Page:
Do not be a weekend athlete of the guitar. To avoid injury, keep your metronome practice as regular as possible. In sports, physical training experts recommend a variety of easy day/hard day workouts, and you can try that, but do not let days go by where you do not practice at all.

Be careful. In addition to increasing the possibility of injury, increasing the speed too much too soon usually results in practicing the passage unevenly or with poor technique (large finger or thumb movements, fingernail clicks, poor finger preparation, etc.) This negates any progress you made at the slower speeds. Bad habits and unevenness learned through bad practice habits are notoriously difficult to correct.

Use the Metronome for Warmup Exercises

I have played the classical guitar for nearly sixty years. During a substantial number of those sixty years I played hard, often 8-14 hours a day. Not because I needed to, but because I enjoyed it. I have rarely had any hand problems.

I attribute that largely to my using the metronome to gradually increase the speed of my daily warmup exercises. By the time I have completed my warmup, my muscles are at their full potential. Therefore, the risk of injury is greatly reduced as I proceed into my heavy-duty practice of repertoire.

Some people seem to be totally immune to hand injury. They sit down and immediately practice difficult passages at high speed with no ill effects.

But for the rest of us mortals, careful warmup practice of scales, left-hand gymnastic exercises (spider exercises, etc.) and arpeggios is highly recommended whether you are 10 years old or 80 years old. But exercises can injure or stress the hand as easily as difficult pieces. If they are started at too fast a speed or practiced too long, you will have problems. Use a metronome to gradually ramp up the speed of repetitious warmup exercises to help you safely prepare the hands for strenuous practice.

The metronome also helps to make your warmup practice time efficient. When you practice your warmup exercises correctly, you know exactly what speeds to practice and for how long.

I still really enjoy spending an hour every day going through my warmup routine with my metronome before I practice my repertoire. But then, I enjoy reading software manuals.

Improving Your Timing Improves the Accuracy of Your Playing

Timing is everything, a phrase you have probably heard many times. Timing is fundamental to everything we do as humans, both spectacular things and simple things.

Precise timing is largely responsible for a stellar athletic performance, a magical musical performance, or even the key to a funny punch line. Timing is responsible for a person being able to walk without falling or speaking without stuttering. Timing is what allows us to focus, process language, keep our balance and have a smooth gait, play a sport, and even read. Neuroscience tells us that "timing is responsible for the synchronous communication of our brain's network system that connects cognitive processes and physical movement". Therefore, the ability to have accurate neurotiming is one of the most critical factors in human performance.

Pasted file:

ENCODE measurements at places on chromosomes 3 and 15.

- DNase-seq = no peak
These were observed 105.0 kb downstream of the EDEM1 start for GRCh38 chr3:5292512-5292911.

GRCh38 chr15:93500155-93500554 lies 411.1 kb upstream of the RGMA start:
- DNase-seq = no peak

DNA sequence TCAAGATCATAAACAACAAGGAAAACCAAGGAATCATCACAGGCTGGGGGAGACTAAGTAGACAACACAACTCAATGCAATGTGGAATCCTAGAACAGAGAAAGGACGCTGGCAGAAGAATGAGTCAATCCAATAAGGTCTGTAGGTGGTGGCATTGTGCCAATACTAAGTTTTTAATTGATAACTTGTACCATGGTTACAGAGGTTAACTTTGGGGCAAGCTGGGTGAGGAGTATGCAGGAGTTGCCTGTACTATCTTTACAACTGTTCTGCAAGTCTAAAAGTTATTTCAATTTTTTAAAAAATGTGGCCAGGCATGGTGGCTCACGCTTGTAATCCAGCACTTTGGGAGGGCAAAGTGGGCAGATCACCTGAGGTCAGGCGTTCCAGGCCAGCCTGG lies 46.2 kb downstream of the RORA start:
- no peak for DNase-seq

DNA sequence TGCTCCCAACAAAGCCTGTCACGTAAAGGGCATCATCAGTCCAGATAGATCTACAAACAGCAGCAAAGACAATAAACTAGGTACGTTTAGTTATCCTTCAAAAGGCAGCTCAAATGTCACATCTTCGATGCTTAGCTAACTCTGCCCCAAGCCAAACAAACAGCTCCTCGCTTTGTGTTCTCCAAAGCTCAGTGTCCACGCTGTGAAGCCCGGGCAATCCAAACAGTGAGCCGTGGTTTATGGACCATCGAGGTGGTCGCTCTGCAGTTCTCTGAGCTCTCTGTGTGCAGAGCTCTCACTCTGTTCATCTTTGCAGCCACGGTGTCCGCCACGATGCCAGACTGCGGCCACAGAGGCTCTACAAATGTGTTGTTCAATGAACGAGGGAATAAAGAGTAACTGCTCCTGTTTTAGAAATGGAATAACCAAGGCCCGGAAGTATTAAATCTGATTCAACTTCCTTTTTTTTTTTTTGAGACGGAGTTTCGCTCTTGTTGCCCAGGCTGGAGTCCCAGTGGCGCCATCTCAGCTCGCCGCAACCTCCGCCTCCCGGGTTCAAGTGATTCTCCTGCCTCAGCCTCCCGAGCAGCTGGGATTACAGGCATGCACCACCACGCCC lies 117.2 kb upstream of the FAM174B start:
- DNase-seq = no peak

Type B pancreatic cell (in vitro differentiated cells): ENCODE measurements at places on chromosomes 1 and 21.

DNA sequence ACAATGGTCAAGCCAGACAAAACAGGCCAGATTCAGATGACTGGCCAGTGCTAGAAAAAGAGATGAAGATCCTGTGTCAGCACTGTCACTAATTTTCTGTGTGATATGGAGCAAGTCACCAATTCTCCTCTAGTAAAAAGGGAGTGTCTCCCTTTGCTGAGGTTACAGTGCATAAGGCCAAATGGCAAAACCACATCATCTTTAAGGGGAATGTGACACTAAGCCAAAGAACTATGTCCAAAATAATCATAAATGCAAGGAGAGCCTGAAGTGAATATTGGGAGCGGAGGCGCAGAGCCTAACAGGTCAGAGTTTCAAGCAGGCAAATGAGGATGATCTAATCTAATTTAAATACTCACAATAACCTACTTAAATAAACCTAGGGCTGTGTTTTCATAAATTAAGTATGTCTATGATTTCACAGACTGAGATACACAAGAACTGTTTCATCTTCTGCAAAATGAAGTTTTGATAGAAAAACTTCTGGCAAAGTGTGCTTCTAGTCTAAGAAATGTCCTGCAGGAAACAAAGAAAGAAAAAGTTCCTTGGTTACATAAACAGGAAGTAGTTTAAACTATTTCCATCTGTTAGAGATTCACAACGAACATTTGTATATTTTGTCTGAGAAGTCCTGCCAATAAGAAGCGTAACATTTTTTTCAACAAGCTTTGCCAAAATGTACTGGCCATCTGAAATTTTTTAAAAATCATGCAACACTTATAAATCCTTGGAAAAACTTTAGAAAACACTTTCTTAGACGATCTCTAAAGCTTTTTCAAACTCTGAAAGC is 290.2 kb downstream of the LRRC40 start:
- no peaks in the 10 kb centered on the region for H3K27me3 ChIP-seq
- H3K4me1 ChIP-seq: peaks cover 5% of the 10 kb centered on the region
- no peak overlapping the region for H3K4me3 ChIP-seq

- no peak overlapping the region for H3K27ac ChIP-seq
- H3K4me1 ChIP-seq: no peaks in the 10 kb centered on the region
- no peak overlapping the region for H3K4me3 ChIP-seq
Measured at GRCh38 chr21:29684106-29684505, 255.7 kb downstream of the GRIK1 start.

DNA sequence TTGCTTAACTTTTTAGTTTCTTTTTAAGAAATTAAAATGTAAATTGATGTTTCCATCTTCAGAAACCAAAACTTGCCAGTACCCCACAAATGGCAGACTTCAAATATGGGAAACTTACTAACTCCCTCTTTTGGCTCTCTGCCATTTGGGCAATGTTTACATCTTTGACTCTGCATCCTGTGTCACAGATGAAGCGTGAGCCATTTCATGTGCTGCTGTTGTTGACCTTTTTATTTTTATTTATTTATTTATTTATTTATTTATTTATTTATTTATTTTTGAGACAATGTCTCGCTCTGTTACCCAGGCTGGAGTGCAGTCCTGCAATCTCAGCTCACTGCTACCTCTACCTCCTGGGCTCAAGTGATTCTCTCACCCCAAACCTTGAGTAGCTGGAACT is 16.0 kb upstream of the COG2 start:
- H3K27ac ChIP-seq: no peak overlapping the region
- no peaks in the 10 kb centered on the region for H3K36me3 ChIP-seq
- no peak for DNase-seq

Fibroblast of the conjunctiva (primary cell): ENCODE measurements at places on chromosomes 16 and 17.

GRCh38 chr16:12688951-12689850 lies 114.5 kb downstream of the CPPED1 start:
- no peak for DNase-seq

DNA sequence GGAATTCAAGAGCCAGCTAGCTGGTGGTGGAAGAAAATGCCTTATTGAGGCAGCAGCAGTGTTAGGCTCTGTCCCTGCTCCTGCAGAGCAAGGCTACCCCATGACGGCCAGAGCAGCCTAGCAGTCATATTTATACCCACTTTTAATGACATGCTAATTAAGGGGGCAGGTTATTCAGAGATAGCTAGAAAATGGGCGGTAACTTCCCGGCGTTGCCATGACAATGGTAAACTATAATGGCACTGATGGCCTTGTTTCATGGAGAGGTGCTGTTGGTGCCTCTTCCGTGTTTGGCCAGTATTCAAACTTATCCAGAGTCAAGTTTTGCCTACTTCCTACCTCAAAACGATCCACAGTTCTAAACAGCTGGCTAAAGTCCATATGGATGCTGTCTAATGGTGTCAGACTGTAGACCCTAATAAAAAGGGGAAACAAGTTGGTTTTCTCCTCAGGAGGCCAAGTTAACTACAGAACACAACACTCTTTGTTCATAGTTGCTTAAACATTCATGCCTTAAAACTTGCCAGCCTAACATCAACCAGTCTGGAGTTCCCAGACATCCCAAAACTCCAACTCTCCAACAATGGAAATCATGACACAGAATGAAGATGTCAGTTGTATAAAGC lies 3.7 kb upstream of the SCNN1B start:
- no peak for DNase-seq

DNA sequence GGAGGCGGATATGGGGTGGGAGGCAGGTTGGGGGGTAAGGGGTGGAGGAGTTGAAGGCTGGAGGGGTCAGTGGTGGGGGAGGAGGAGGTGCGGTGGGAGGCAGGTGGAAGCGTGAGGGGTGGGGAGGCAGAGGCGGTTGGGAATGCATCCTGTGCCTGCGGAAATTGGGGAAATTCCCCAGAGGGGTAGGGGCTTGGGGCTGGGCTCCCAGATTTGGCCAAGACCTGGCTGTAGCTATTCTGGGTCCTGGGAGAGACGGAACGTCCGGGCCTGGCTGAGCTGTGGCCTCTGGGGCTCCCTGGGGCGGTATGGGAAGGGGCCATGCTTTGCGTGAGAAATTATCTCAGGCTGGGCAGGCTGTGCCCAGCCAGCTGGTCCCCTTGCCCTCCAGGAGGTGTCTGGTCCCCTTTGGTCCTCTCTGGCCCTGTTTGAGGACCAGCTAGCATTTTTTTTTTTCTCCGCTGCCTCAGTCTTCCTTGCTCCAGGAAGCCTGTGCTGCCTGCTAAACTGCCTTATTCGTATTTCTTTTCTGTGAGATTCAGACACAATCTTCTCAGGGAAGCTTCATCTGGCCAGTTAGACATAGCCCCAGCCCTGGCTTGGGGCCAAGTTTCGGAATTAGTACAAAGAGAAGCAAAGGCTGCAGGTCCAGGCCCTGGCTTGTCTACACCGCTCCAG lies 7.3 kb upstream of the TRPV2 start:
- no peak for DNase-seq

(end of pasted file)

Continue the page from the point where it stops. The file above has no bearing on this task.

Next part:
In music, weak rhythm skills cause ragged playing. An important concept to grasp is that every note of music occurs at a precise time in relation to the underlying pulse. Even when the tempo changes, as it does when we play a ritard, an accelerando, or play in rubato style, each note is still supposed to occur at a precise moment in relation to the underlying pulse.

The pulse, or if we are practicing with a metronome, the clicks, tell our fingers when to "fire" to play the notes. If a note is supposed to be played on a beat, our brain tells our left-hand finger to press the string down and our right-hand finger to pluck the string at the precise moment in time that beat is to occur. But if the location of that precise moment in time is fuzzy because the player is not keeping a reliably even underlying pulse, the left-hand finger really doesn't know when it should move. It might press the string down too early or too late. The right-hand finger likewise is confused and doesn't know exactly when to pluck the string. It is like telling a finger, "Get ready, get set, g__, NO WAIT. Oh, NOW. So, it stumbles. The result is usually a missed note, clipped note, buzz, or other error. In other words, if we are not certain of the precise location of the beat along the timeline of the underlying pulse, our fingers are unsure when to make their movements and everything in that moment falls apart.